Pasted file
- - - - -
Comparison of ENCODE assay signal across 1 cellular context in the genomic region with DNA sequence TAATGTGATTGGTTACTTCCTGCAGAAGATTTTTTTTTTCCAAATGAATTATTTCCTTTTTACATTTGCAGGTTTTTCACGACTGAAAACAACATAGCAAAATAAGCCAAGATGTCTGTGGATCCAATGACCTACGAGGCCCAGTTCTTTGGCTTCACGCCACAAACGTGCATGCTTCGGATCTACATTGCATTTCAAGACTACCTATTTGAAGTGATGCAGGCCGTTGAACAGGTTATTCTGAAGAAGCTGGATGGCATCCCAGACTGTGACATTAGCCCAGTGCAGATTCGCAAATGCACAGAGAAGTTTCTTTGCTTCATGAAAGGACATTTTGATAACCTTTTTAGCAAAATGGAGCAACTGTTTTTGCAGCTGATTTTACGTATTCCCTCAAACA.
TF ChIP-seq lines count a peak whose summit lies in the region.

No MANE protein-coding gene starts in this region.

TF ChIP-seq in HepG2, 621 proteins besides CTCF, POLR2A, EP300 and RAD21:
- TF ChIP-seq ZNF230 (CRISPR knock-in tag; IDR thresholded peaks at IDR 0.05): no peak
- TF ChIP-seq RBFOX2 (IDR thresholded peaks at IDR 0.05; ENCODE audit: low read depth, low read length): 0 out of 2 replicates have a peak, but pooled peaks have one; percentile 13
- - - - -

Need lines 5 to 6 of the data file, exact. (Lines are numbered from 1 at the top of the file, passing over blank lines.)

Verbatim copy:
- TF ChIP-seq ZNF230 (CRISPR knock-in tag; IDR thresholded peaks at IDR 0.05): no peak
- TF ChIP-seq RBFOX2 (IDR thresholded peaks at IDR 0.05; ENCODE audit: low read depth, low read length): 0 out of 2 replicates have a peak, but pooled peaks have one; percentile 13